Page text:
So, I keep the Montessori materials in my office where Zoey spends limited time each week. I have them next to my cabinet of Spielgaben materials, which I use for preparing Montessori-inspired activities.
Here are some Montessori materials that could be good for your 2 year old:
- pink tower, brown stair, and red rods
- 2 cylinder blocks (full size)
- red, blue, and yellow color tablets (color box 1). Add more colors as your child is ready for them. I like these DIY color tablets using a Montessori Print Shop printable for introducing colors to a young child whether or not the child will be attending a Montessori school.
- Mystery bag (mine is from the Montessori By Mom Building and Blocks toolbox)
- DIY or inexpensive sound cylinders (mine are from the Montessori By Mom Making Music toolbox)
Even though these aren’t shelves, they make up an important area for Zoey. In addition to her snack and meal table (and work area) with flower arranging activity, she has a Melissa & Doug cleaning set and a bucket for big spills. Next to that is her Little Partners Learning Tower with easel. When we want to do a food preparation activity, I simply move the Learning Tower into the kitchen.
Zoey also has a DIY sensory table (could also be used as a water table) to use on my patio or indoors next to the patio doors. I typically change the sensory bin according to season or holiday.
Zoey’s home environment also has Montessori-friendly shelves, although with more toys than educational materials. I’d love to hear how you use Montessori shelves in your home!
Montessori Monday Link-Up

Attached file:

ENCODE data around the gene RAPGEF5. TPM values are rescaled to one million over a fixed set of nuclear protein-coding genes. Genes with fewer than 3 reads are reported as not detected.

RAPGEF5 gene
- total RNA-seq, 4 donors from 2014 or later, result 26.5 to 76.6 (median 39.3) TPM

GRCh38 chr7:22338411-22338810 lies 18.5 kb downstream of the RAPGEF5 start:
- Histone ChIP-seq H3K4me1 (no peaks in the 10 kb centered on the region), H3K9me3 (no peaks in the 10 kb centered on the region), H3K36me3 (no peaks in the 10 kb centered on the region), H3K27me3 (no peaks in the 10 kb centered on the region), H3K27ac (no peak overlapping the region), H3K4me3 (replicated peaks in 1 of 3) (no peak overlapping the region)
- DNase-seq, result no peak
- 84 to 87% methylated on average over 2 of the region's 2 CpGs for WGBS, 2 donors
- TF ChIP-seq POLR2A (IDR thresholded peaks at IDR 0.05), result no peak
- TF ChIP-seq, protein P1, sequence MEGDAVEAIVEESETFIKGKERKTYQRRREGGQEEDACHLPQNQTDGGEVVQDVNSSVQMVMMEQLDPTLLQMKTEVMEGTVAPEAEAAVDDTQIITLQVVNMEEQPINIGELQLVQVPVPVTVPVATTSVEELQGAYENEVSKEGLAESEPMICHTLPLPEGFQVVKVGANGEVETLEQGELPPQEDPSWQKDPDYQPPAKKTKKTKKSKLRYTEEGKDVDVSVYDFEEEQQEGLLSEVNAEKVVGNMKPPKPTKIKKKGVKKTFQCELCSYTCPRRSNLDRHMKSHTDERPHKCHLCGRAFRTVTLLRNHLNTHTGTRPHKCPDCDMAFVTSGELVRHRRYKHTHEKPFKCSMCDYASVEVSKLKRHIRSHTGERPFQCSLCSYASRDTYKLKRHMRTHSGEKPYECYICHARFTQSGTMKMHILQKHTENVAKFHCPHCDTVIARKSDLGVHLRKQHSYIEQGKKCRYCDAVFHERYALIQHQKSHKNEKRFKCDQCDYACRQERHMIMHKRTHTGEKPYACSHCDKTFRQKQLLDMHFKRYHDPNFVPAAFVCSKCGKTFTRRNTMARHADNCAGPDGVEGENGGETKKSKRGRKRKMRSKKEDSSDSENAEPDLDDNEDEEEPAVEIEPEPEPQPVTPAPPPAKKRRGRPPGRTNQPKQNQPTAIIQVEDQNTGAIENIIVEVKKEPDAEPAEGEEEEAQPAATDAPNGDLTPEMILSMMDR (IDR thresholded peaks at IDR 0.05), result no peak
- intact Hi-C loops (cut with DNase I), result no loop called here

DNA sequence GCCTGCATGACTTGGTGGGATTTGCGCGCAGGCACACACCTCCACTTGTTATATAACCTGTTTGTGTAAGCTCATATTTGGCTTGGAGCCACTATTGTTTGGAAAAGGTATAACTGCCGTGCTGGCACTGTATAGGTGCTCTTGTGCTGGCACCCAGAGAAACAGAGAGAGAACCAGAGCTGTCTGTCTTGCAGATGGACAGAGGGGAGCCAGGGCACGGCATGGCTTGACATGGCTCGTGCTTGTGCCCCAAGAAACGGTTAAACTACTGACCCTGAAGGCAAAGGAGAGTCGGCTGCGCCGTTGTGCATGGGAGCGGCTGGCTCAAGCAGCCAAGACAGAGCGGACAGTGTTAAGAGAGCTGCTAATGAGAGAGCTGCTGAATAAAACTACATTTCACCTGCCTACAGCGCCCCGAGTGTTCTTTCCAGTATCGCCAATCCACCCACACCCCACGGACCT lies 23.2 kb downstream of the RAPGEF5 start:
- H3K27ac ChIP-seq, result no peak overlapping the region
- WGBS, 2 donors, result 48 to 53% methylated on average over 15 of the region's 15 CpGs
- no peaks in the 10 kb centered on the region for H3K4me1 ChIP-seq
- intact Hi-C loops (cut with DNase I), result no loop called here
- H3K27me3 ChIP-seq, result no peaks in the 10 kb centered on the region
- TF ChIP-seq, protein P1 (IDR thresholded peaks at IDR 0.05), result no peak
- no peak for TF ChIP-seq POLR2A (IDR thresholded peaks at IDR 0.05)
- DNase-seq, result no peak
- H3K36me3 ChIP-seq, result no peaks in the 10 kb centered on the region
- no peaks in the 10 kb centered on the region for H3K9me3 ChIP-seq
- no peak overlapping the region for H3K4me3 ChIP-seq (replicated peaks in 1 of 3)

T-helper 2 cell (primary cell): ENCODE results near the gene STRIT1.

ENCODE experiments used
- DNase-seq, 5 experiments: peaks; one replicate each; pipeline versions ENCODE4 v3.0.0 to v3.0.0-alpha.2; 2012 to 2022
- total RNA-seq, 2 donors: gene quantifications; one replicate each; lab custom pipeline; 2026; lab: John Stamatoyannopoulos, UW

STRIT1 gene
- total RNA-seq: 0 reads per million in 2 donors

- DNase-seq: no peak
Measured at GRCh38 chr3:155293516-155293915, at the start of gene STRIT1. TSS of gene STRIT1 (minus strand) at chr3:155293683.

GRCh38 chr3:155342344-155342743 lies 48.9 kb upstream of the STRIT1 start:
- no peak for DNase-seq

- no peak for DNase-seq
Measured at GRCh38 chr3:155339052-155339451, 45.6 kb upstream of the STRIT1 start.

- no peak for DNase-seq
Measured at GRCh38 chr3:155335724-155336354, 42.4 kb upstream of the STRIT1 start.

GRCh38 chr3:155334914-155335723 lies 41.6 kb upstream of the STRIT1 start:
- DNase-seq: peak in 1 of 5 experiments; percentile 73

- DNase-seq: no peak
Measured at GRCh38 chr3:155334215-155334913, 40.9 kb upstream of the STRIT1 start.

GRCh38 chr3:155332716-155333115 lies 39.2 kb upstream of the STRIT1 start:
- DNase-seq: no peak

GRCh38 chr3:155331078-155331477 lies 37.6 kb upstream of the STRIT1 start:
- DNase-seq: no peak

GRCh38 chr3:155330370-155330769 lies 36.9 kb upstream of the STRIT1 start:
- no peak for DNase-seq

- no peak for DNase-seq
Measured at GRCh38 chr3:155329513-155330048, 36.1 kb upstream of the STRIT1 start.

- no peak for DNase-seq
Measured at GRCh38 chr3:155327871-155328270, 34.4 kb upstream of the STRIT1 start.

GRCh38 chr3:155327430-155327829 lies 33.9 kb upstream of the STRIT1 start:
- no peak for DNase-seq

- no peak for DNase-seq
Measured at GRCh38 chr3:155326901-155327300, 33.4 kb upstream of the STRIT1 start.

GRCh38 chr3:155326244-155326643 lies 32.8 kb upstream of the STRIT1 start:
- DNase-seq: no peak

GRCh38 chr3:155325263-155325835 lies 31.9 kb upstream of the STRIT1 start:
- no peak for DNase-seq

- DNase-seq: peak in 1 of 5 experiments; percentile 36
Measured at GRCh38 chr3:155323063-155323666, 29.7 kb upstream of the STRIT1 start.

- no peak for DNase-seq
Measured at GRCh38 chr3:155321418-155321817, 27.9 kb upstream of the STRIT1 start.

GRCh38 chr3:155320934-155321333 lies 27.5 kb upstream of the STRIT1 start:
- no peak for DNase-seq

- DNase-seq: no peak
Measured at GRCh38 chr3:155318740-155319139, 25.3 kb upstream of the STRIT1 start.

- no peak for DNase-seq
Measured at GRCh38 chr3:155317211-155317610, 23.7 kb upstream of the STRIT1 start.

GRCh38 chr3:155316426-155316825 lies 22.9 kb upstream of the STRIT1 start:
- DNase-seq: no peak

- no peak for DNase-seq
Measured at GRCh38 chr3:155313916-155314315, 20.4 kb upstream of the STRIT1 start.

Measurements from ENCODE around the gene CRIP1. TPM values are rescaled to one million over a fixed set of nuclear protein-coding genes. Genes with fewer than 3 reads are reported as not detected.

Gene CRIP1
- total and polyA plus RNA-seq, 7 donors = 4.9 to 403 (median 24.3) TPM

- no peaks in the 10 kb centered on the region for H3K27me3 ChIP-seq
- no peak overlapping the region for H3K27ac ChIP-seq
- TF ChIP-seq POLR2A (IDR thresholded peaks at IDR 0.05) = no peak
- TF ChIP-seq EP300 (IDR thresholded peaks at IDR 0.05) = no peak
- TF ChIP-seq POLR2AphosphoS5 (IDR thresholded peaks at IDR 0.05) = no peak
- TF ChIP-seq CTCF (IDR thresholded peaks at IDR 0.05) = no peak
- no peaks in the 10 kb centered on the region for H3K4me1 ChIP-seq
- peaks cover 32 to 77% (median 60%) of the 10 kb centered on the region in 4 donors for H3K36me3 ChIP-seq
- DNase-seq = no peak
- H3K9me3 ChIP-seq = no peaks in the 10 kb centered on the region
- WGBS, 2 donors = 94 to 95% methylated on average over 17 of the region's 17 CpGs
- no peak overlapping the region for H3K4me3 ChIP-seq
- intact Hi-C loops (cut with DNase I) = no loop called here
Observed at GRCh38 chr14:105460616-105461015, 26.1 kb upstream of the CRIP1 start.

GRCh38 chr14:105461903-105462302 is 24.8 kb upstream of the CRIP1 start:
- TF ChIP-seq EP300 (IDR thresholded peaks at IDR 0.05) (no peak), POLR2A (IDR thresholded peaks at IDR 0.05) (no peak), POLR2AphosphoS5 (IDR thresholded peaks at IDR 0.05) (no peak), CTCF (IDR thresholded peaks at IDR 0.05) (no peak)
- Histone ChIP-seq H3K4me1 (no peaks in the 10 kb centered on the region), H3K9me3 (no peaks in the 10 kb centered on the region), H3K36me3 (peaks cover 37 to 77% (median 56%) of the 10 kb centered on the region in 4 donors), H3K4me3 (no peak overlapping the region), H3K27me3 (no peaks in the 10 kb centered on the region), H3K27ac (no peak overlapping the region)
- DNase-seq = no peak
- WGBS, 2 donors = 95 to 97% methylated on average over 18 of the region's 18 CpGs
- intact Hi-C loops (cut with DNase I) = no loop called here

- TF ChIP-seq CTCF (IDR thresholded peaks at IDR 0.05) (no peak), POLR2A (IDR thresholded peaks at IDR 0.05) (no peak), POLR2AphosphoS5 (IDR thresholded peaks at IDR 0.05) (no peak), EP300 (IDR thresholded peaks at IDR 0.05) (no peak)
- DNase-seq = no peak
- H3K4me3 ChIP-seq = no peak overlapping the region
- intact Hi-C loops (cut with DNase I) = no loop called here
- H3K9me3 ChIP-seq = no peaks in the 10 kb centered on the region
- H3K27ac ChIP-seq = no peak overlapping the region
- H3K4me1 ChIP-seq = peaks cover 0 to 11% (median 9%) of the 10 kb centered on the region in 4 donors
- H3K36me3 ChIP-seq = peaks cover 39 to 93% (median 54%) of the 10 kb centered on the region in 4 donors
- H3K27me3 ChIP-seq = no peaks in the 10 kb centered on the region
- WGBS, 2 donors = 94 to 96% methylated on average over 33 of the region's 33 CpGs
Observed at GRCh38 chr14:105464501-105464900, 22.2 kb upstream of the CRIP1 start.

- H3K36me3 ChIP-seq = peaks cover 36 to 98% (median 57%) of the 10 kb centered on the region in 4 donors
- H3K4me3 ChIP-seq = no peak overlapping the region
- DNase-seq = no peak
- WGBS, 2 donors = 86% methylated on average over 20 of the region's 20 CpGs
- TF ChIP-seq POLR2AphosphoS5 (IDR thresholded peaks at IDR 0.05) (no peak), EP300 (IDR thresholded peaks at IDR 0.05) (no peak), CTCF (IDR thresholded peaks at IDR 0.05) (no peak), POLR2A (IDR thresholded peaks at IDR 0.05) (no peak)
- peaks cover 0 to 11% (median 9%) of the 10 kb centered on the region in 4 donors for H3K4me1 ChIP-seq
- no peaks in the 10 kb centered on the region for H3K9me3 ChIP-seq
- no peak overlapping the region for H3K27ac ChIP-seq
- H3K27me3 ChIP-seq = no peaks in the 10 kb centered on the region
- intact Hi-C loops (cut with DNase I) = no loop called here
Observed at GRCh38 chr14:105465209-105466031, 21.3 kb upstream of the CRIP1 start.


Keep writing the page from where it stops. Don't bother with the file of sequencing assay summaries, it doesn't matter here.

If you have some Montessori activity trays/lessons to share, please link up below. It’s fine to link up a post from your archives – and you may link up anytime during the week! Your post may be any Montessori-inspired activity or idea. It doesn’t need to be related to my Montessori Monday post. If you’re wondering what’s considered “Montessori inspired” and what to link up (or not link up), check out my “What Is Montessori Inspired?” post. Link up your exact post URL so that we can find your activity if we return to the linky at a later date (which I often do when I’m looking for activities for a roundup post). Don’t link to giveaway posts (unless the giveaway is only part of a Montessori-inspired post). Giveaways in general should go on my giveaway linky. Also, don’t link directly to products. You can link up a review of a Montessori product or activity post related to a Montessori product. I publish the Montessori Monday post and linky each Monday morning and keep the linky open throughout the week. Please place the Montessori Monday button (using the code from the right sidebar) in your post or put a link back to this post. I do a lot of sharing on the Living Montessori Now Facebook page from the Montessori Monday link-up. Thanks for participating! Notes: For community discussions, please join us at the Living Montessori Now Facebook page. And don’t forget the Saturday/Sunday weekend sharing days where you may share a kid-related activity of any kind at the Living Montessori Now Facebook page! It’s also Motivational Monday on Mondays! I invite you to share something positive on the Bits of Positivity Facebook page (Bits of Positivity is my other blog) to help us all get a good start on the work/school week. You might share an inspirational or motivational quote, positive graphic, or post about finding balance or simplifying your life. Or you might share a post on organizing, an encouraging post, a post about making a difference in the world, or a positive parenting post. Just go ahead and share on the Bits of Positivity wall any time today! (Please “like” the Bits of Positivity Facebook page if you haven’t already.) I’ll be pinning a number of ideas to my regular Pinterest boards. If you have a giveaway on your blog, please add it to my Family-Friendly Giveaway Linky Page! If you enjoy entering giveaways, you’ll always find some great giveaways there. Learn more about my eBook Montessori at Home or School: How to Teach Grace and Courtesy! I’m also one of the coauthors of the book Learn with Play – 150+ Activities for Year-round Fun & Learning!